Near-failure of main season crops worsens outlook in South and Central zones

Near-Failure of Main Season Crops Worsens Outlook in Southern and Central Zones
A serious deterioration in the food security status of vulnerable populations in southern and central Mozambique is occurring and is expected to worsen over the next twelve months. A near-total crop failure in some zones, following a poor harvest last year, has been the primary cause of the current situation. Food insecurity is most critical in remote zones where household access to food and income is heavily dependent on rain-fed agriculture, such as the interior of Gaza and Inhambane and southern Tete. Other contributing factors include human, plant and animal diseases, as well as the economic malaise in neighboring Zimbabwe. Malnutrition rates after last year's poor harvest were already higher than most other countries in the region. These rates are likely to increase markedly in the coming year after households consume whatever crops they harvest and exhaust their already weakened coping strategies. These conclusions have been drawn based on the following information and analysis:

1. The main season harvest, which should be underway now in southern and parts of central Mozambique, will be very poor. A total failure of the staple maize crop has occurred in many areas, and the yields from other crops will be greatly reduced. Figure 1 shows a qualitative assessment of the crop outlook. It should be noted that a good harvest is still expected for the productive northern zones, although excessive rains have caused limited damage to crops and serious disruptions to transportation infrastructure. Surpluses in the north normally do little to improve food security in the south due to long distances and the high cost of transportation.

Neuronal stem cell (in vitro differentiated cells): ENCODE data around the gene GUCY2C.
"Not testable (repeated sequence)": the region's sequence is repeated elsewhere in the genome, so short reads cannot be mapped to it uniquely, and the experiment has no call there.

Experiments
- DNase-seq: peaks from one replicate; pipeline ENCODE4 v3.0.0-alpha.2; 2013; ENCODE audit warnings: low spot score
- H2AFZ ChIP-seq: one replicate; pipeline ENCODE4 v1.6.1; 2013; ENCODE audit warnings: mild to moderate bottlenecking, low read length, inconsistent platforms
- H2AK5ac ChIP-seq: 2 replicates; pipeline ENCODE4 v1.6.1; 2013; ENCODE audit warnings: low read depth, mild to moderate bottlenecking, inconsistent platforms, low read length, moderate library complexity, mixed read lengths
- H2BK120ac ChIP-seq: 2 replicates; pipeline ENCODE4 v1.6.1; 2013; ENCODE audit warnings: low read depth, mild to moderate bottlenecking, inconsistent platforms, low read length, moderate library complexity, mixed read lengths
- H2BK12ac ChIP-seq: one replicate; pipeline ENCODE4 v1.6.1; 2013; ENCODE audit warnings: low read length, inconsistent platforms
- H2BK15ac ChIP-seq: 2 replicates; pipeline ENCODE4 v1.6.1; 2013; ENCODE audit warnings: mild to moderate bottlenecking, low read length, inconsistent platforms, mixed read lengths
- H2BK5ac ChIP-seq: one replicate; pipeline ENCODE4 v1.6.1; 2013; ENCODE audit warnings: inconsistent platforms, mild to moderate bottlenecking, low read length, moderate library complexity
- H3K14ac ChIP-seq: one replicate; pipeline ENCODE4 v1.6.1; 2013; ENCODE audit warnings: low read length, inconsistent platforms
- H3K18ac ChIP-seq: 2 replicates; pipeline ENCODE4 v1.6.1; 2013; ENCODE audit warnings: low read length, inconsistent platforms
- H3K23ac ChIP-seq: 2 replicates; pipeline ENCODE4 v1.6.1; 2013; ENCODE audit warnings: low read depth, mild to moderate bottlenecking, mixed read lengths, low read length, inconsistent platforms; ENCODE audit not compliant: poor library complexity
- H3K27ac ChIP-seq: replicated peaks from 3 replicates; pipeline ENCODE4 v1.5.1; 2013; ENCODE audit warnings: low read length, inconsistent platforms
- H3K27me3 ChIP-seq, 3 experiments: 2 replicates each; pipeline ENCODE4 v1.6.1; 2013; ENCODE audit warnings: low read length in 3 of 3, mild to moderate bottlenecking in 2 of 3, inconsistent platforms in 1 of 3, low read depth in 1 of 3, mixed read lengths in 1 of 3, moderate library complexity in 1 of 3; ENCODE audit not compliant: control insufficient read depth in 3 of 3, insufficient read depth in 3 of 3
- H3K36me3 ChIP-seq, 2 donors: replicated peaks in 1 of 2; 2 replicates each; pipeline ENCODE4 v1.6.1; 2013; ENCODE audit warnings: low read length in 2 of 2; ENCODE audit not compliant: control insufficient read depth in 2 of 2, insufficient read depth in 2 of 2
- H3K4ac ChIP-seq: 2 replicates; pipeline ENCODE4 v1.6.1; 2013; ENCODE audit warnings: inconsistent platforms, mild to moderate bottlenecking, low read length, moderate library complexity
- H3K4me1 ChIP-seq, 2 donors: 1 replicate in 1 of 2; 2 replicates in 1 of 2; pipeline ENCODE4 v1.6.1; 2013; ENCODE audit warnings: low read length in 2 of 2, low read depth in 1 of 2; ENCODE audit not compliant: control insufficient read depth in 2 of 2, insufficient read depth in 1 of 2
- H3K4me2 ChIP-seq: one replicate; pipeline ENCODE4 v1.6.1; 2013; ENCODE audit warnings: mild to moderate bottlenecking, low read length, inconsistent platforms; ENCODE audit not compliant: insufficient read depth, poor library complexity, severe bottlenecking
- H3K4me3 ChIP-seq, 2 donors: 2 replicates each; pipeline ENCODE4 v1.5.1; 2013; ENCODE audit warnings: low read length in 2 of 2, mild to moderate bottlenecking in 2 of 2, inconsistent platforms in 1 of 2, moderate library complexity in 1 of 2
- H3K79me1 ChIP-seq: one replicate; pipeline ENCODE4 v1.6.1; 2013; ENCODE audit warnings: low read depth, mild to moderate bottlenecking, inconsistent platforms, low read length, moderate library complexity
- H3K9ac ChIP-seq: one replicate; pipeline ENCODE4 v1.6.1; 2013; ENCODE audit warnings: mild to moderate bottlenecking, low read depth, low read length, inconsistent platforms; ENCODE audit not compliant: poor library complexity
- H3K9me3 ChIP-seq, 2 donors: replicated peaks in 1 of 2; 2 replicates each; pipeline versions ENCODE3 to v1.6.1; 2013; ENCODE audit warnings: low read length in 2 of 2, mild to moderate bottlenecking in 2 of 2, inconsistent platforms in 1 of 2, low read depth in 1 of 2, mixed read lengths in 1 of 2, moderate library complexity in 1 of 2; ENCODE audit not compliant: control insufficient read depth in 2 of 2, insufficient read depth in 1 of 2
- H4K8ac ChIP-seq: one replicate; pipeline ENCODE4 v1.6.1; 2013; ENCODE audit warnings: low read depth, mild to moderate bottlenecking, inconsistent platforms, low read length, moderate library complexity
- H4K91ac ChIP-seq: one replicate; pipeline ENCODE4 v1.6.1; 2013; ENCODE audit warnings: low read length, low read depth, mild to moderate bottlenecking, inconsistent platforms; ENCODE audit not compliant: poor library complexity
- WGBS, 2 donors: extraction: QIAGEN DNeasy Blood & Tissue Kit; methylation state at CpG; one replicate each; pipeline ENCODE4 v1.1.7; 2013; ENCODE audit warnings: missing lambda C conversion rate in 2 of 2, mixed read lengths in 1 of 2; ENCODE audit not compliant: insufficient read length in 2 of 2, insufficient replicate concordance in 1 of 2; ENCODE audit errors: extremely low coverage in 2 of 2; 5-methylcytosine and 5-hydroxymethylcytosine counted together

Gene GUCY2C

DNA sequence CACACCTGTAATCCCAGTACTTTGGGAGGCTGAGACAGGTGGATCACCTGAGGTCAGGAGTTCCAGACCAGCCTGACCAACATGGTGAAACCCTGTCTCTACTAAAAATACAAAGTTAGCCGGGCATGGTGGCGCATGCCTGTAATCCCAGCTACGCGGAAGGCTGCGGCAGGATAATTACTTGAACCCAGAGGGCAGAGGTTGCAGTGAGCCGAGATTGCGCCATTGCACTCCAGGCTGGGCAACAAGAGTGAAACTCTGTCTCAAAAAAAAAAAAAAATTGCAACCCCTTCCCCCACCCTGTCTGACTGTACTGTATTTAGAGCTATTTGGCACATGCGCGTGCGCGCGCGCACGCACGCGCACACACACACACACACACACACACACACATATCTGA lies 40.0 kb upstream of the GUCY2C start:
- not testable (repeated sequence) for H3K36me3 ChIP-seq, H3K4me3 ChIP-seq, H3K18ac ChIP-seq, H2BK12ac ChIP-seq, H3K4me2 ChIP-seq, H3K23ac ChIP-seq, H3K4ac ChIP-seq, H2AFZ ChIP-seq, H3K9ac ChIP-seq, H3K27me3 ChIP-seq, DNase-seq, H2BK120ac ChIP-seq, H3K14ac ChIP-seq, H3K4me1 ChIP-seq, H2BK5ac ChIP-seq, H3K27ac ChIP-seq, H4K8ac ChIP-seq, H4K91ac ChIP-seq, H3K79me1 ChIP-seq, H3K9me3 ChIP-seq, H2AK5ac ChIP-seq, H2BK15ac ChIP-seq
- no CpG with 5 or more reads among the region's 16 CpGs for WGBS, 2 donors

2. The impact of this second consecutive year of drought is exacerbated by non-drought factors. Households in these areas are accustomed to drought and have well-developed strategies to cope with them. But a serious drought last year, followed by an extremely severe drought this year, will push poor households beyond their capacity to respond. In a few areas, such as Magoé in Tete where deaths caused in part by hunger have occurred, this is the third consecutive year of poor harvests, with two drought years following the 2001 floods. Normal coping mechanisms have been eroded by non-drought factors including HIV/AIDS, foot and mouth disease limiting sales of animals, and the closure of normal economic linkages with Zimbabwe.

3. The next significant harvest in the most affected areas is not until February 2004 - twelve months from now. In some areas, a small first season harvest will bring a temporary reprieve. In other areas, there will be virtually nothing to harvest. Planting for the minor second season normally takes place in March/April, with the harvest coming after July. However, in the affected parts of the country, mainly vegetables are planted in the second season and these are highly dependent on riverine planting and residual soil moisture in lowland areas. Currently, the lowlands are suffering from the affects of drought and river levels are low. Rainfall in late February might improve the soil moisture in lowland areas and increase the prospects for the second season in the lowlands, if seed is available.

4. The current drought is serious in historical terms. The 1992 drought was worst in recent memory. The satellite images (Figure 2) show that the severity and spatial distribution of the current drought is very similar to the 1992 drought. Comparisons with last year's drought show a much worse situation this year than last year. Finally, the cumulative rainfall from October 2002-January 2003 in Maputo was the lowest in more than 50 years, according to INAM data.

5. Poor households will have difficulty accessing food, even if it is available on the markets. The most vulnerable parts of the country are characterized by remoteness and a lack of options for earning income. Markets scarcely function, and poor households have a limited number of options for generating cash to purchase food. Many of income-generating options normally available to the poor involve selling goods or services to better-off families, who are also coping with severe crop losses and less able to help. In addition, maize prices in urban and deficit zones have been significantly higher than previous levels for the past year and a half.